Right before the puck dropped to close the home season Friday night, Indy Fuel chairman Jim Hallett took a microphone to introduce the team’s coach for the 2016-17 season.
Before he could utter another word, a chant of “Bernie, Bernie, Bernie” came cascading down from the more than 6,000 in the Indiana Farmers Coliseum.
Bernie John, who took over as the team’s interim coach with 13 games to go in the season and changed the team’s style to an uptempo, attacking game, was no longer the interim coach. And after being named the team’s head coach and vice president of hockey operations, his team went out and put together a strong performance in beating Fort Wayne 5-2.
John took over a team that saw its starting goaltender called up almost immediately after he took over, then lost two of its top defensemen to AHL callups and a recently-acquired high-scoring forward to an injury, and went 5-6-2 over the final month of the year.
“It’s truly an honor,” said John, who played for the Indianapolis Ice from 1999-2004 and has coached hockey at several levels in Indianapolis since retiring as a player. “I’m very thankful to the Halletts for allowing me this opportunity.”
John is no stranger to winning – he was a top defenseman for the Ice’s 2000 Central Hockey League championship team, a squad that went from last place on New Year’s Eve to hoisting the Miron Cup in May. He is the all-time assists leader among all Indianapolis hockey players. As a coach, he was an assistant to Jeff Brown with the Indiana Ice’s 2014 United States Hockey League Clark Cup championship.
After spending most of two seasons as an assistant to Scott Hillman, John quickly found himself preparing for games when he became interim head coach on March 7.
In a month as a head coach, he’s learned a lot sliding one spot down the bench to becoming the head coach.
“It’s just a little bit of the game itself, which you can always continue to learn, learning guys’ tendencies, trying to figure out who can play with each other,” John said. “I’m not a big line-matching guy – I’d rather see my D match against their top line. If I’ve got to play my top guys against theirs, I have all the confidence. That’s what we’re trying to build with our culture.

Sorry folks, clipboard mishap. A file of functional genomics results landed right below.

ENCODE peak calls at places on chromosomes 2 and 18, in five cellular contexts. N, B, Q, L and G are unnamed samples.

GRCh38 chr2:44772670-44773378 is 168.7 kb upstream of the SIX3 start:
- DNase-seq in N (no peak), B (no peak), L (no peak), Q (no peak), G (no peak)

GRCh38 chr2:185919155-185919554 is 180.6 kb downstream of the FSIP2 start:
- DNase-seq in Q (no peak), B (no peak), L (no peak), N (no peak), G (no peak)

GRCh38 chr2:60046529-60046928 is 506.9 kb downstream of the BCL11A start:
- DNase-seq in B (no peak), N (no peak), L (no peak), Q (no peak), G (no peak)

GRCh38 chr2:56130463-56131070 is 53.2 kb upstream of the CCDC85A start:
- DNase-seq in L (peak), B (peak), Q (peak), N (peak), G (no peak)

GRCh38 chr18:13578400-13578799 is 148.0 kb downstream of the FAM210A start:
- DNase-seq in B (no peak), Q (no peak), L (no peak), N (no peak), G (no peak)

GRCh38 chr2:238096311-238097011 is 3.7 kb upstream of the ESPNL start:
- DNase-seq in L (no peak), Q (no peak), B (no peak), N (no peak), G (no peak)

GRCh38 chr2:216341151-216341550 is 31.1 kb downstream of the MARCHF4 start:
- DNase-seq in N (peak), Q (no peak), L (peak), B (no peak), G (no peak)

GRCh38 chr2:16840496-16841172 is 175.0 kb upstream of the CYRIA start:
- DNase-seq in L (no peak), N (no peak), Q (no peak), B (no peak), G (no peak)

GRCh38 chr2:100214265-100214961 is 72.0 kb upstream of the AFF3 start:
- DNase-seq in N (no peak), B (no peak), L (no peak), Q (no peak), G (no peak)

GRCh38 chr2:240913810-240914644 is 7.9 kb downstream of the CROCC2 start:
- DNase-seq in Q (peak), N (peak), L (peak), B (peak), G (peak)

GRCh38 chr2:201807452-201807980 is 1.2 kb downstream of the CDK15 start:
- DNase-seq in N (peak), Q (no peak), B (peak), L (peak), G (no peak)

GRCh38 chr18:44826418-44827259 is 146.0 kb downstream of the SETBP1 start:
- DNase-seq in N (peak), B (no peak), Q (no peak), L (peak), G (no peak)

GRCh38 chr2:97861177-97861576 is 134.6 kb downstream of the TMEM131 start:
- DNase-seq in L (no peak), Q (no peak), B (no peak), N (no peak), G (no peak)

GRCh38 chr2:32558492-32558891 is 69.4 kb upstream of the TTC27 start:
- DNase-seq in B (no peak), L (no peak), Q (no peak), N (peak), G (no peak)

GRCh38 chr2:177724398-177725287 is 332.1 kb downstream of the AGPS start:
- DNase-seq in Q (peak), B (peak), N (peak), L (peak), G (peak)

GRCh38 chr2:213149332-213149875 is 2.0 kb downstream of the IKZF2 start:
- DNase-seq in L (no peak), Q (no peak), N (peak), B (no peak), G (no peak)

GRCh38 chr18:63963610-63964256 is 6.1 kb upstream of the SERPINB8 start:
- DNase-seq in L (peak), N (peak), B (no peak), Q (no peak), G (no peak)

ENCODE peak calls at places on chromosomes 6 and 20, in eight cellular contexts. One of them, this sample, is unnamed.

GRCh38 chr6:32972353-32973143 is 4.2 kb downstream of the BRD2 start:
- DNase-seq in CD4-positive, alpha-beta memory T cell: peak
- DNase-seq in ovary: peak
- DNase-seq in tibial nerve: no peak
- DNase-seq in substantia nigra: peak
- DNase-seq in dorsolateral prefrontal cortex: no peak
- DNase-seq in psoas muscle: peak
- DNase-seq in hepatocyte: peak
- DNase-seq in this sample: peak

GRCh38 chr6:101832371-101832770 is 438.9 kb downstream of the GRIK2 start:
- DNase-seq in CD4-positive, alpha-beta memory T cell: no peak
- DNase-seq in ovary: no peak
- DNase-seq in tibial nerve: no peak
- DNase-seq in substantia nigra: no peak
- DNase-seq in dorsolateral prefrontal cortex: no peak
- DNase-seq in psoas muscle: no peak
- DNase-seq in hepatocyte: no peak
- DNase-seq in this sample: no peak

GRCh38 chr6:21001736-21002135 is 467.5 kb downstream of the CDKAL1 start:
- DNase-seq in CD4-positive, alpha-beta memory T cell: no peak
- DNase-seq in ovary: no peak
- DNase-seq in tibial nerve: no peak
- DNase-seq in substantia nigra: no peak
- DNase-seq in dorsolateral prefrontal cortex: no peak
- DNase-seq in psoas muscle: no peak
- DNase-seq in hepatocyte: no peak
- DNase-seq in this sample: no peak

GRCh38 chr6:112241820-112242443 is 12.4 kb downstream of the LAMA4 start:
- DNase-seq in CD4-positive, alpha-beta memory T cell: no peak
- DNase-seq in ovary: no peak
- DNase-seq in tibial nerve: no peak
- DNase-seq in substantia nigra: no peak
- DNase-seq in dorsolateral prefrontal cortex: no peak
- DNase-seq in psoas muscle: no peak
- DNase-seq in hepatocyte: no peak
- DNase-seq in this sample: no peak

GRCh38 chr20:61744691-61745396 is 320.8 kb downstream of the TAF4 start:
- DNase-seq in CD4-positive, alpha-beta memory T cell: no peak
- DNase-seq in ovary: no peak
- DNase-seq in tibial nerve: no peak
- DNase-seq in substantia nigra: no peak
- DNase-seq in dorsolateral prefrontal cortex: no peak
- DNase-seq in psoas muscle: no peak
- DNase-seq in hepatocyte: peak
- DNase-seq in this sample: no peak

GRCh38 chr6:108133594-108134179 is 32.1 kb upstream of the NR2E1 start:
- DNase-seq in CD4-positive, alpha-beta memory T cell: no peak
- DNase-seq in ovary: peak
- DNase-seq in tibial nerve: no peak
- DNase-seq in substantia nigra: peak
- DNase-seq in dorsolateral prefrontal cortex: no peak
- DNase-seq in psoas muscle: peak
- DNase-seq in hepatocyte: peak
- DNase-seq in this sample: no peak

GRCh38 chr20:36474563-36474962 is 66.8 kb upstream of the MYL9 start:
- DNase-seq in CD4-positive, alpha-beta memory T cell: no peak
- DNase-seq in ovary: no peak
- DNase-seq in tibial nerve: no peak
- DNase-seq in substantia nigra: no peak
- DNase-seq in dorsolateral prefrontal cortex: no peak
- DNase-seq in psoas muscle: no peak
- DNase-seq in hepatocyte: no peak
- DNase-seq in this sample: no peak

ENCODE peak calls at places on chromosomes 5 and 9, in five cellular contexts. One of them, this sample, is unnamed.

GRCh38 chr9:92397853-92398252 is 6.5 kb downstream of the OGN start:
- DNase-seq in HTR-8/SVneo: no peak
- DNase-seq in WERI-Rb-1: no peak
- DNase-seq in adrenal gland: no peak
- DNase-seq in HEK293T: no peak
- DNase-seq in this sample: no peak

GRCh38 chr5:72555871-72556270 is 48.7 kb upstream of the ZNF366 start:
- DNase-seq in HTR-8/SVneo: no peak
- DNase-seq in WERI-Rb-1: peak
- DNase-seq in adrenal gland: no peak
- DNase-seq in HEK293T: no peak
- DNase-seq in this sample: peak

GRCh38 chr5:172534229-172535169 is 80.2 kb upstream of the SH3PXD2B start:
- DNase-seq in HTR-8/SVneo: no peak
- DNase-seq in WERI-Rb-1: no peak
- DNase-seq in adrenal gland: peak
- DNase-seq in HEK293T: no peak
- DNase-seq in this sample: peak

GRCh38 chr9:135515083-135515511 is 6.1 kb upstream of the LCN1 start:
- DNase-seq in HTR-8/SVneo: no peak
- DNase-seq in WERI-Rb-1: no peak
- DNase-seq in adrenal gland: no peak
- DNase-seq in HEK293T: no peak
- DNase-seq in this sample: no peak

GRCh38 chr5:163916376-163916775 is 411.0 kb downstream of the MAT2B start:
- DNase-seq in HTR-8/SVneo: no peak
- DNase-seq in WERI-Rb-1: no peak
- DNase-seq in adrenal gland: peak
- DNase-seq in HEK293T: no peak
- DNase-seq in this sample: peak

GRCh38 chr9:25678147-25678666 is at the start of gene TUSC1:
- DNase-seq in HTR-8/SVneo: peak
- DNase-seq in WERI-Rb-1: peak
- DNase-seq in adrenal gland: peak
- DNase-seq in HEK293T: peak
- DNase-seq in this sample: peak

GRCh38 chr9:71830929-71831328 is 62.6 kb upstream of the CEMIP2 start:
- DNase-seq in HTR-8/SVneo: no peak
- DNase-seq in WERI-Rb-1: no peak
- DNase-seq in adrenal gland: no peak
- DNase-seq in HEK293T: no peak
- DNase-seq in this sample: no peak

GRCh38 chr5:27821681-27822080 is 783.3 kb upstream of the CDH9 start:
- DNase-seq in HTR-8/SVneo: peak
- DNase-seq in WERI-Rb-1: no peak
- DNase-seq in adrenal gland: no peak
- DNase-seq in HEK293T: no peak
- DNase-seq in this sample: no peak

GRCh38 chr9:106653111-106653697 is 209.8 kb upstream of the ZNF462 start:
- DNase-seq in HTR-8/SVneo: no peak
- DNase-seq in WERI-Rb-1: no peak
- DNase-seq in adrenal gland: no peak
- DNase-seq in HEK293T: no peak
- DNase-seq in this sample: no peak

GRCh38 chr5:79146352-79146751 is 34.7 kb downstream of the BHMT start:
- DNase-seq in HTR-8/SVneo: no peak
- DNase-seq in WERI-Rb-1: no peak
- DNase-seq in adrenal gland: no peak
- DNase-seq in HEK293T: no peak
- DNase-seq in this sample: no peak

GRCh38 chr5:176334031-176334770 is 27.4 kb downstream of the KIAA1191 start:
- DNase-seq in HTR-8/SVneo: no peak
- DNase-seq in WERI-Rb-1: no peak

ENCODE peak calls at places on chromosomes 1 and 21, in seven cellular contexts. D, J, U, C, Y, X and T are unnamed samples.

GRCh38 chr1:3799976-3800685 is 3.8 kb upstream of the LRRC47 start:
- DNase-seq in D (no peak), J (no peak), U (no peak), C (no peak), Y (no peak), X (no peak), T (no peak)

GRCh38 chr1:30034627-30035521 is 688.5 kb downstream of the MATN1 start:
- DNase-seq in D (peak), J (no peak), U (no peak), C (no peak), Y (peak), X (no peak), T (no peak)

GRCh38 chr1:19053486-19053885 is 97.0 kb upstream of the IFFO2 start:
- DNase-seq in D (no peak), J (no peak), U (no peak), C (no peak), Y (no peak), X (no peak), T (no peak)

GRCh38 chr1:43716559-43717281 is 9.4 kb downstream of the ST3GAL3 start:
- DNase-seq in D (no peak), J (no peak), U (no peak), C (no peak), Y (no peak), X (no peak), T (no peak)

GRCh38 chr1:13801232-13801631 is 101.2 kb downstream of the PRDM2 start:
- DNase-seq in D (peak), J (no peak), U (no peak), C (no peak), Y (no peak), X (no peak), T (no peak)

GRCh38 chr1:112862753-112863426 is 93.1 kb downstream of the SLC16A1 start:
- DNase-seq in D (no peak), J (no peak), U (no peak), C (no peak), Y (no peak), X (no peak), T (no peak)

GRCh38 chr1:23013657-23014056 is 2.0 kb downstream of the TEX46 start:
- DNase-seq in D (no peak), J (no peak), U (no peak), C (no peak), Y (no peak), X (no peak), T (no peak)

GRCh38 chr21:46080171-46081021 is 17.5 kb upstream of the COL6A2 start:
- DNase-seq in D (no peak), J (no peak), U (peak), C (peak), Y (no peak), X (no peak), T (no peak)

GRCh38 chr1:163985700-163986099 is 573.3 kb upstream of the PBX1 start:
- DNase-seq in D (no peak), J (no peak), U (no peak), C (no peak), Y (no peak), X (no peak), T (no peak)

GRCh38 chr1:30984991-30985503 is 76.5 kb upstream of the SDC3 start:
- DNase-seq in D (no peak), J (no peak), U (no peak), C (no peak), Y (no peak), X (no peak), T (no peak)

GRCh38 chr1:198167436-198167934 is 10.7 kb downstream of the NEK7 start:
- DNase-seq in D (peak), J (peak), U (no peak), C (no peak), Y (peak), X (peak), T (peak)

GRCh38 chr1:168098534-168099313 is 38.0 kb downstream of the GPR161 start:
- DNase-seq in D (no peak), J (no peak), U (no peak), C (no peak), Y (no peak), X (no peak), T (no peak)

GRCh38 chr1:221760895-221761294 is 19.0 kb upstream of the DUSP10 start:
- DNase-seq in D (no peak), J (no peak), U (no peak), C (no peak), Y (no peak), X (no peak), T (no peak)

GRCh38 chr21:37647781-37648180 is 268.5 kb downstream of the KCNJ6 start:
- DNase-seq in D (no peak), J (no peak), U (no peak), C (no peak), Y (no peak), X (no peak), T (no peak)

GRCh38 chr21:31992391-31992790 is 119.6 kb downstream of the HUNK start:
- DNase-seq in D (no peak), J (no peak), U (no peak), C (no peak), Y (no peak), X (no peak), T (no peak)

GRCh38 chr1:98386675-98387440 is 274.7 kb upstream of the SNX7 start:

“We want to be an organization where we have that trust factor and we we can rely on anybody. Everybody knows what they have to do, everybody has a job to do. I’ve learned a lot, and I expect to learn some more. You’re always learning, as coaches, we’re always developing. It’s an exciting time.”
An ECHL head coach’s job isn’t just Xs and Os. Another big piece is putting the roster together, as nearly every coach in the league is also in charge of player . Identifying which returning players are coming back, how to fill the team’s four available veteran spots, as well as scouting, identifying and signing players in the off-season.
Looking ahead, there’s one goal – to take the next step and make the postseason.
“It’s going to be hit the ground running next week, start to get some free agent possibilities, see who’s out there, and see how we’re going to build our lineup with who’s coming back and who’s available to come back,” John said after Friday’s game. “That’s the hard part – we’ve got to get that together. The whole goal next year is to make the playoffs. We’ve got to do anything we can to put a team on the ice to be successful to give us a chance – and to give these fans, who are great – a second season, which is the postseason.”
One benefit is having an entire offseason to put together a roster of players who fit his preferred means of playing – and also to build that through an entire season of practice. John has the Fuel playing an uptempo game with the defensemen getting the puck up-ice quickly and then joining the rush and the attack, creating a free-flowing game in the offensive zone.
“It’s more skating. It has to be developed throughout the year,” John said of the system. “You want to practice with pace, you want to push pace, you want to be practicing fast, because that just turns over to games. That will be the focus for next year. That’s the attitude we’re going to have coming into camp, when we get to tryouts and get into the season, we’re going to practice fast, we want to play uptempo, we want to put teams on their heels as much as possible and make them try to play our game and have to re-adjust to us, so we don’t have to re-adjust to them.”
It’s very much the style he played as a player – an offensive-minded puck-moving defensemen who was a leader both on and off the ice. He had 173 goals and 548 assists over a 13-year pro career from 1993-2006, which took him through St. Thomas, Brantford and Port Huron in the old United Hockey League, Indianapolis and Corpus Christi in the CHL, and one game with the International Hockey League’s Utah Grizzlies. He had his greatest success as a player in Indy, where he had 91 goals and 262 assists in 301 games over five seasons, tallying at least 53 points each year.
While a mid-season coaching change is always an adjustment, the Fuel players have enjoyed the adaptation to a new system.
“He’s been awesome, he hasn’t changed a lot,” rookie forward Daniel Ciampini said after Friday’s game. “We’ve adapted to a different system. He wants to get up the ice, he wants to dictate the play and play a little more offensive. That was huge. We just didn’t have the right outcomes and the bounces in the last couple of games, but the way we’ve played has been pretty great. He’s a calm voice. He speaks up when he needs to, but he lets the guys play. I think he’s going to be successful here.”